Retailer Spotlight: Boomerang for modern, San Diego

Share this post Twitter Facebook Tumblr Email Posted May 14, 2012 in Boomerang for modern, midcentury, modern furniture, Ralph Rapson, Rapson Inc., Rapson Rocker, San Diego, vintage furniture

 

 


Boomerang for modern, established in 1985, has been a longtime pioneer in the revival of modern design. The shop, in the trendy North Little Italy district of San Diego, is a treasure trove of modern accesories, lighting, art and home furnishing, all arranged in inviting, home-like settings. We are so pleased that Ralph Rapson designs have found a San Diego home here!


Below is a short Q & A with David Skelley, owner of Boomerang for modern and pictured in the last photo. It comes as no surprise that he is just as delightful and sunny as his shop! I agree with David, it really is the people and stories that make modern design so wonderful.


1. It looks like you have been in the modern retail business at Boomerang for nearly 27 years. What initially drew you to mid-century modern design when it wasn't so popular in the 1980s?

In the late seventies an eccentric friend had me over to his home to show me some of his garage sale furniture finds which happened to be mid-century modern.  I absolutely loved them. This was new and fascinating to me so for months and months I dove into the design section at the library to find out as much as I could. (pre-internet you know!)  I somehow knew this was my calling and there was nothing to be done about it other than to open a small shop and try my hand at selling the stuff. You’re right, the eighties were a hard sell but it eventually caught on. Though I still have people coming into the shop telling me they hear this stuff is “coming back”! -I just agree with them and tell them that it’s been coming back at Boomerang for the last 27 years!


2. What is the most unique/exciting piece to grace your showroom? 

Currently it’s hard to choose as so many special pieces have come in over the past couple of months. Though if I’m going to choose it would be an entire dining suite by designer Martin Borenstein for California’s Brown Saltman circa mid-fifties. The series is called “Variations” as the pieces are modular and expandable on demand. The buffet has separate units that are joined by sliding walnut couplers and the dining table has two benches each with three cushions. The center one is removable and the two outer ones can slide inwards to form a two seat bench for when the table isn’t using the leaves. Very ingenious and fun.


3. What do you enjoy most about running your business at Boomerang?  

The great designs that flow through the shop are always a joy but really it’s the people. The customers, some of whom are seasoned and knowledgeable collectors and other wide-eyed newcomers who are just discovering this rich era of design.  –And the amazing people I buy from. Most happen to be the original owners who happened to be quite progressive in their day and their stories add so much color, depth and even passion to each item!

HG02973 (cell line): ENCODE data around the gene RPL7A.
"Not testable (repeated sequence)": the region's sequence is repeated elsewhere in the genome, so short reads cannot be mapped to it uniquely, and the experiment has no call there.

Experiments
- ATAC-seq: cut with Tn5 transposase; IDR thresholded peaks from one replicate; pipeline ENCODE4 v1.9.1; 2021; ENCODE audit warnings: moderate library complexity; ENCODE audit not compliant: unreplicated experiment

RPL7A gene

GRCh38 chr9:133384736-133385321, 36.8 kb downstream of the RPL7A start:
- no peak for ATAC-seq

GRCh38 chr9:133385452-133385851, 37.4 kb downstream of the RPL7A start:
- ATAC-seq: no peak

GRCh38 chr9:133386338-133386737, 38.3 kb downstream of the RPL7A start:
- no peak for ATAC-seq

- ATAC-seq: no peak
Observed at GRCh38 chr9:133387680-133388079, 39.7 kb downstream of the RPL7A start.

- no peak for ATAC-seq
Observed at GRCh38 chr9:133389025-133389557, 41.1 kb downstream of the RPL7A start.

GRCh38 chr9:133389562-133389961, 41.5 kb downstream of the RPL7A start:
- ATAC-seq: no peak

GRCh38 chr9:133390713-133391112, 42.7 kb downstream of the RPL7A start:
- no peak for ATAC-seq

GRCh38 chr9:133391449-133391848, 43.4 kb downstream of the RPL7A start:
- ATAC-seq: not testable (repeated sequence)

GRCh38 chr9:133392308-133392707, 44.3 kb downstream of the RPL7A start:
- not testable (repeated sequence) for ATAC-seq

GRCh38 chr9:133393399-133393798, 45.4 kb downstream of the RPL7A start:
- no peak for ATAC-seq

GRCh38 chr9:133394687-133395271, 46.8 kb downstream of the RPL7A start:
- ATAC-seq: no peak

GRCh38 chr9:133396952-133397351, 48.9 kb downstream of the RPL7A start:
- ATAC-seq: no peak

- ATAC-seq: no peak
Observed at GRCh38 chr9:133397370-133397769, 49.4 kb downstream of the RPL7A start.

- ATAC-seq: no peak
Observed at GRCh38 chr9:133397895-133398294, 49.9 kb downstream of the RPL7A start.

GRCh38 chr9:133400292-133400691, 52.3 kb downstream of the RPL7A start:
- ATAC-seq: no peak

4. How long have you had the Rapson Rockers on display in your showroom? 

I have had the Rapson rockers in my showroom since their reintroduction starting with the Bentwood rocker and now I have low back and high back Greenbelt rockers in the showroom.


5. What types of response have you gotten from customers? 

Nothing but high praise. I have a couple who own a Frank Lloyd Wright Usonian house very interested in my high back as these chairs were specified for some of his homes.

 

6. What do you personally like about the Rapson Rocker? What’s NOT to like? 

They are stunning and sculptural from every angle. They are beautifully crafted and solid as a rock. The joinery and upholstery attention to detail are perfect. Plus they fit the human anatomy and rock like the dickens!

 

 

7. Have you long been an admirer of Rapson architecture and design? If so, what do you like about it and which projects are your favorites?

When I first became interested in this period of architecture and design I discovered the “Case Study House” program and Rapson’s delightful Greenbelt House. But what I really got a kick out of were his super amusing hand drawn illustrations with crazy looking people and animals doing crazy modern things in their Rapson designed homes.


[photo credits: David Skelley, Boomerang for modern. All rights reserved]

We would like to extend a most sincere thank you to David for taking time to write such wonderful and entertaining responses for this interview. I will surely write a post about Ralph Rapson's wildly inventive drawings, but for the meantime, some of his best known drawings can be found in the books, Ralph Rapson: Sketches and Drawings from Around the World and Ralph Rapson: 60 Years of Modern Design. 


Caroline Engel for Rapson-Inc.

0 Comments

Recent PostsRSS

Parties, Exhibits Commemorate Ralph Rapson's 100th Birthday

Ralph Rapson was a man who loved a good party. And although he was not here to celebrate the 100th anniversary of his September 13, 1914 birth, his friends, family, colleagues, and admirers found plenty of ways to recognize the...

Greycoats Invasion of Ralph Rapson's Glass Cube

Perched on the quiet bluffs above Wisconsin's Apple River, the iconic Rapson “Glass Cube” recently played host to a collaborative invasion by the Minneapolis-based band “Greycoats”, videographer Nate Matson, and numerous roadies. The event was part of Nate’s recent project “Spaces”, a series...

Rapson Designs Featured at Chicago Modern Art Exhibit

We are so thrilled that two Rapson Greenbelt Chairs were included in this great new exhibit on the New Bauhaus in Chicago.     The exhibit, housed at the Ukrainian Institute for Modern Art, highlights the role of the New...

Post Tags

On Twitter

Follow @RalphRapson